Each and every peace sheds a different light on the story, but they are all united by one thing: the role of art as a healing medium. The pouring of emotion into a creative act is cathartic for many of the artists, especially those who were personally affected. The art as a representation and remembrance is also instrumental in healing the community. The families and friends of the victims, along with everyone who felt attacked by this hate crime and others, have another testament to the unity and love these members of the community have for them.

Lamkin herself had a similar and succinct message of creative expression in the face of violence for anyone who comes to see the exhibit.

“Art heals,” Lamkin said.

Walking around the gallery, almost every piece’s accompanying text mentions the intent to heal, to unite, and to strengthen. Each piece does this in a different but equally effective way. This aspect of the gallery is what warrants discussion of so many of the individual works of art. The only way to understand the true outpouring of emotion and support that the exhibit carries with it as it makes its way across the country is to view every piece as individual and as one part of a whole.

Artist Irene Wiley’s Storm to Unification was created in an effort to “reach higher with [Wiley’s] art.” The mostly blue quilt is marked with tiny flecks of thread, signifying pouring rain. A dove flies over nine pieces of golden cloth, representing the victims, while a figure clad in white is sewn to the right. The figure holds a Confederate flag while covered in blood. Above the figure is a cross surrounded by figures with the words “We forGive you.” This piece shows that even in the darkest metaphorical storms, the power of unity and faith allows this community to rise above those who would strike them down in hatred and violence. The text to the side explains that the community must be better than those who would call them enemies, extending forgiveness to those who have sunk so low as to attack them.

The Safest Place is a piece by Evelyn Oliver Knight and is the second work in the exhibit that is based on a royal purple cloth, just like Lamkin’s. The quilt was made for a world filled with doubt and anxiety about the sanctity and safety of the places of God. Knight’s writing explains that acts like these are cause for concern.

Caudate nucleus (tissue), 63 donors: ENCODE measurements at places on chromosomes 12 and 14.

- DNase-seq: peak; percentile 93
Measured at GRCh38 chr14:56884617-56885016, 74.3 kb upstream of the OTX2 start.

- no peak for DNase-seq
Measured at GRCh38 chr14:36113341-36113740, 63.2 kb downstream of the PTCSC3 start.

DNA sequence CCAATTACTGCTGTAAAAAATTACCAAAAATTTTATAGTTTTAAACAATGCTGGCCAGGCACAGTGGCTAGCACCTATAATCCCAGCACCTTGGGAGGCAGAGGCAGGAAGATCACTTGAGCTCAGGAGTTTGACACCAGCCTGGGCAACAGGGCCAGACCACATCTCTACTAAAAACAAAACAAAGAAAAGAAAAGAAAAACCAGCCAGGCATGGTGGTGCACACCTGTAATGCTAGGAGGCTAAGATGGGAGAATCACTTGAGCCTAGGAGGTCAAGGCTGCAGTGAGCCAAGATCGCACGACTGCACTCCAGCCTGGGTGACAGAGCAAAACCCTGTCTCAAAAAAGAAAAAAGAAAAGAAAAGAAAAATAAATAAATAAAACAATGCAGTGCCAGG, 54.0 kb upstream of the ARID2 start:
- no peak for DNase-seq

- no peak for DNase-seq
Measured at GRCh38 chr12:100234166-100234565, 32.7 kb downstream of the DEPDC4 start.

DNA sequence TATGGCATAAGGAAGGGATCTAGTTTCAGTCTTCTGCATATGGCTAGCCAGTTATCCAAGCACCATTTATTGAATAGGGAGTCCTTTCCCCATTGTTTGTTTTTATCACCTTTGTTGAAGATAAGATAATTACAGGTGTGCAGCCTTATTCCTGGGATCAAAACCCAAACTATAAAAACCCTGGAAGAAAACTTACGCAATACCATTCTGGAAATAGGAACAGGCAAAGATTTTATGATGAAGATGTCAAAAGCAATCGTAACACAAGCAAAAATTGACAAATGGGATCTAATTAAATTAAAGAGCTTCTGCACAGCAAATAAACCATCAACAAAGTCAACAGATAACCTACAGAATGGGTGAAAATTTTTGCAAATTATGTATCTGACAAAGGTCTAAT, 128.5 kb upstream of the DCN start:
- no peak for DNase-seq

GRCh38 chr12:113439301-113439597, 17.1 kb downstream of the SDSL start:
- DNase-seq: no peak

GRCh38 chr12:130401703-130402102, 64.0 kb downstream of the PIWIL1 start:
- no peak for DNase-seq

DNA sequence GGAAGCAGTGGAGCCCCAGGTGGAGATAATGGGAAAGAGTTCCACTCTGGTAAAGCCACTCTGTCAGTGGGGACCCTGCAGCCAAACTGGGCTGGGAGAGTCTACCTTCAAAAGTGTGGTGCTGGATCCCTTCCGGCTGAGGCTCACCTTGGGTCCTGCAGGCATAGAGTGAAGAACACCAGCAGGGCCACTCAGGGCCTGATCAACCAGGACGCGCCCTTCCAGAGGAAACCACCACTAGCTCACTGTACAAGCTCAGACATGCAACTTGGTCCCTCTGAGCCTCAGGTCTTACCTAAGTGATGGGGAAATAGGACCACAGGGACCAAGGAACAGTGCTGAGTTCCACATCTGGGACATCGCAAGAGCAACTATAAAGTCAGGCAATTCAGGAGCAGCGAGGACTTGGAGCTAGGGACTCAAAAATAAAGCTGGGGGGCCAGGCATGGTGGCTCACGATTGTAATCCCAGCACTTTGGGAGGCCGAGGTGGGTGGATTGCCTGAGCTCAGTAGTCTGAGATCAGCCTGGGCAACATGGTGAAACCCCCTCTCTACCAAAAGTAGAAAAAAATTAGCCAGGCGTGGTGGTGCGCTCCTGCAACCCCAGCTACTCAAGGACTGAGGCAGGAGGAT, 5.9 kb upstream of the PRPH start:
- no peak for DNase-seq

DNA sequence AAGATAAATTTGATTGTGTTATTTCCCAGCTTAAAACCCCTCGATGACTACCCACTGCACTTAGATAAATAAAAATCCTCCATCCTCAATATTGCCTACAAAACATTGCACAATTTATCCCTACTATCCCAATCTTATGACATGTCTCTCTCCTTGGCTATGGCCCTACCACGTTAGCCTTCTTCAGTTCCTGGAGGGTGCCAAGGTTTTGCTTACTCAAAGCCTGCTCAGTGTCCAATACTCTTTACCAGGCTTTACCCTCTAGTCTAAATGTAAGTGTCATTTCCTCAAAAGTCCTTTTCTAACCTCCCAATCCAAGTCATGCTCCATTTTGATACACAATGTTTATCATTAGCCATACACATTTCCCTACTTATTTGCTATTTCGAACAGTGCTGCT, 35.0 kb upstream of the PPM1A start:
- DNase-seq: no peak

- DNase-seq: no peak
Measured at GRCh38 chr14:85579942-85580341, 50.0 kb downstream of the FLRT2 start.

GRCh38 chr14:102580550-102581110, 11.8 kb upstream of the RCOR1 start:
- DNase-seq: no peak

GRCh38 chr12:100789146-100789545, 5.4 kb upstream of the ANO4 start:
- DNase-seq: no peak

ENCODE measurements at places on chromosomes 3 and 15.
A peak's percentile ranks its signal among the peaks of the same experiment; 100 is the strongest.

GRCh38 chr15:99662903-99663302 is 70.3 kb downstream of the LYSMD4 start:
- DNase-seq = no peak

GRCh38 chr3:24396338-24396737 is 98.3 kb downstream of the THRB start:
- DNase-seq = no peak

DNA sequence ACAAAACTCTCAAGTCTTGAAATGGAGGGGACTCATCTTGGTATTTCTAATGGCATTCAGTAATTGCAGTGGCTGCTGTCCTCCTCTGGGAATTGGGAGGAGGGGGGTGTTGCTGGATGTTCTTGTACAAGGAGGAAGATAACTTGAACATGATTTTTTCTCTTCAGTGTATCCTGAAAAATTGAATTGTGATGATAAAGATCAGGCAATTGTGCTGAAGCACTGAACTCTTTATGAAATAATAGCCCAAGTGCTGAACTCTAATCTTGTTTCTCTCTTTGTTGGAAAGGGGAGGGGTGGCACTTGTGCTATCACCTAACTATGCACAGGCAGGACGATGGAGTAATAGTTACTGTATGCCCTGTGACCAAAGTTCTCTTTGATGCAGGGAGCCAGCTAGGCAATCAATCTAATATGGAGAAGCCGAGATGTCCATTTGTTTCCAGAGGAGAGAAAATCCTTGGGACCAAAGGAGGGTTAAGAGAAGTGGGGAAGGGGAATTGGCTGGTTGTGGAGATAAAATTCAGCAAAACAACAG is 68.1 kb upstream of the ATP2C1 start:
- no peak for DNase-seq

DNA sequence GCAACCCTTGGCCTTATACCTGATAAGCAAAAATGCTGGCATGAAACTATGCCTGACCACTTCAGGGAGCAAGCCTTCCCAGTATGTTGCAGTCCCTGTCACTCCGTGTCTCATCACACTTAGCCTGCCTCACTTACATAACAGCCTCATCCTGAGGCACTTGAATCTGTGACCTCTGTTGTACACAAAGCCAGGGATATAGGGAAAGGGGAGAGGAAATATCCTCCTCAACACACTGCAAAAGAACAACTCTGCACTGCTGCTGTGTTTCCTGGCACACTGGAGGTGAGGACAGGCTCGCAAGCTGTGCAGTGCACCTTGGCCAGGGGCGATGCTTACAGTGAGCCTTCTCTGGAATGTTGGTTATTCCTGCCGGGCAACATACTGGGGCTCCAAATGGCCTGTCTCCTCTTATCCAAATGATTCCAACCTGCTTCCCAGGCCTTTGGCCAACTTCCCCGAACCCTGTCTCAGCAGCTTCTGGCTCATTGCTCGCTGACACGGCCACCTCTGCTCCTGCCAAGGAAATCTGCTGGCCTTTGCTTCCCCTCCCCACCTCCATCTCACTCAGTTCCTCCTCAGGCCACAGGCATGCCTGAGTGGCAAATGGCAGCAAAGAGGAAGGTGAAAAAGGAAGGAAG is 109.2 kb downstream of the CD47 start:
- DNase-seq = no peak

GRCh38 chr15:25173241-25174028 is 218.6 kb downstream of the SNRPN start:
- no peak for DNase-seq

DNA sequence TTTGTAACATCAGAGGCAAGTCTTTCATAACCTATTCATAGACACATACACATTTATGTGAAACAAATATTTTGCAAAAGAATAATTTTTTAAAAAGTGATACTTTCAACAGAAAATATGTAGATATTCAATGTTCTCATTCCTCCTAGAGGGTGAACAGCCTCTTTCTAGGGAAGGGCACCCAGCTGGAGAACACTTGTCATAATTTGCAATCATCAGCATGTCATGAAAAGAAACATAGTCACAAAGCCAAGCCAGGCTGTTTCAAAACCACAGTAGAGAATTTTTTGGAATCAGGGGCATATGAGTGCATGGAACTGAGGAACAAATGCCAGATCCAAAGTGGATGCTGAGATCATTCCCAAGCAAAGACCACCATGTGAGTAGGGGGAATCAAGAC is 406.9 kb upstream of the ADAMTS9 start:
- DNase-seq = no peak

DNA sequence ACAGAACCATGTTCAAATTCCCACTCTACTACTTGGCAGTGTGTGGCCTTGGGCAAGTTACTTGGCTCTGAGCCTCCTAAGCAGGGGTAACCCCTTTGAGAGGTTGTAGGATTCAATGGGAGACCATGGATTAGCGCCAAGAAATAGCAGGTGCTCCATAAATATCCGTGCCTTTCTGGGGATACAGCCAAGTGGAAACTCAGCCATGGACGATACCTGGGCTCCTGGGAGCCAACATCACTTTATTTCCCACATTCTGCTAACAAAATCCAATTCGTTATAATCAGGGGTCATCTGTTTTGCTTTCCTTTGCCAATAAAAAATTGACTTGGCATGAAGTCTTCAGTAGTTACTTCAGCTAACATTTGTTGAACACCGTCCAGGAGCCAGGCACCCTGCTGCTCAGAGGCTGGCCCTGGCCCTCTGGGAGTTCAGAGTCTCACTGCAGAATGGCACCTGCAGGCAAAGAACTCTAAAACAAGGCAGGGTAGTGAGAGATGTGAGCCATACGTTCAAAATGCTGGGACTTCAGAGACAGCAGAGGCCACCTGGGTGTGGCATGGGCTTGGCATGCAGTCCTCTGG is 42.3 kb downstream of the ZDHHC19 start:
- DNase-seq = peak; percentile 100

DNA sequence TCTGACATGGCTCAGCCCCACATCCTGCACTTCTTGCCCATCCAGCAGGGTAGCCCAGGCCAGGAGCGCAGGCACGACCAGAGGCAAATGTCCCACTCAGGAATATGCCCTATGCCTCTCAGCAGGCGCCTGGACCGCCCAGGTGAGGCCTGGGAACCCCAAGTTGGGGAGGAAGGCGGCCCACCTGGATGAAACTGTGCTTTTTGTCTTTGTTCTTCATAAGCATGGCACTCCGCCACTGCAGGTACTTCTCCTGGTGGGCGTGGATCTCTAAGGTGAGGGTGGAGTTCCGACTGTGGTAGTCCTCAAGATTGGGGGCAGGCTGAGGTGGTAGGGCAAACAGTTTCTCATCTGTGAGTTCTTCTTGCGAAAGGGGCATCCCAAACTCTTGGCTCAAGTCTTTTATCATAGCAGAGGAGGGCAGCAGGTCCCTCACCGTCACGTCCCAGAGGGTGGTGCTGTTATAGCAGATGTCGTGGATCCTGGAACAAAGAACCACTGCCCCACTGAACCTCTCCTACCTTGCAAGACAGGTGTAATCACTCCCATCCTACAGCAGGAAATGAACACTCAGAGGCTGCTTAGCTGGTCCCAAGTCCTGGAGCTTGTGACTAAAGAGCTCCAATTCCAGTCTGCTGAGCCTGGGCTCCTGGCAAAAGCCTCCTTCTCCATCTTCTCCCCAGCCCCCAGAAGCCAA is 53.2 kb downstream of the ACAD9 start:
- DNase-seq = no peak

“One would think the safest place is a place of worship,” Knight wrote. “The only place of safety is in God, the true refuge in times of trouble.”

Even when places of worship no longer promise safety from hatred and violence, the community that was affected by this injustice can find safety and strength in God.

“A Window To My Father’s House” by Kimberly Love Radcliffe depicts the figure of Jesus raising the Emanuel church above him. This scene is surrounded by the frame of window, which is in turn circled by tumultuous red cloth. The work of art, as described by the artist, is meant to show that even in these dark and violent times, the light of faith shines through and lifts up.

Roof, after his arrest, explained that he murdered these people with the intention of starting a race war against black people. We Are Precious speaks out against this idea. Angele C. Ferguson, the artist, created this piece in order to affirm the idea that the black community is precious, and that the black community matters, just like everyone else. She takes this feeling of love and intention from her faith.

“This quilt represents the face that we are all precious,” Ferguson wrote. “We were all created and loved by the greatest creator of all.”

The quilt itself is made of a mottled green fabric, with large letters restating the title. Above is a recreation of Earth, surrounded by four doves carrying olive branches—one black, one red, one yellow, and one white.

When Aisha Lumumba heard of the Emanuel church massacre, she was so saddened by the idea of people in prayer being gunned down she thought that the angels must be crying. Inspired to share this feeling, she created And The Angels Cried. The quilt depicts three black angels, heads bowed in sadness, sitting together. Tiny tears are stitched, pouring down their faces.

By no means is this article a complete explanation and showcase of all the pieces shown in the exhibit. The true experience and appreciation for this art must be found in person, on the first floor of the Theology and Ministry Library. Words cannot do the whole of this gallery justice. The beauty of art that is rooted in a vile and disgusting act by one person against so many innocent victims is striking. Yet, there is great beauty here, along with strength, affirmation, unity, and love. The Holy City is, in the truest sense, a whole greater than the sum of its parts.

Featured Image by Sam Zhai / Heights Staff

About Jacob Schick 130 Articles
Jacob is the Head Arts Editor for The Heights. He is from Orlando, Florida and he is currently trying to watch every movie in existence (he’s pretty close). You can follow him on Twitter @schick_jacob or email him at [email protected]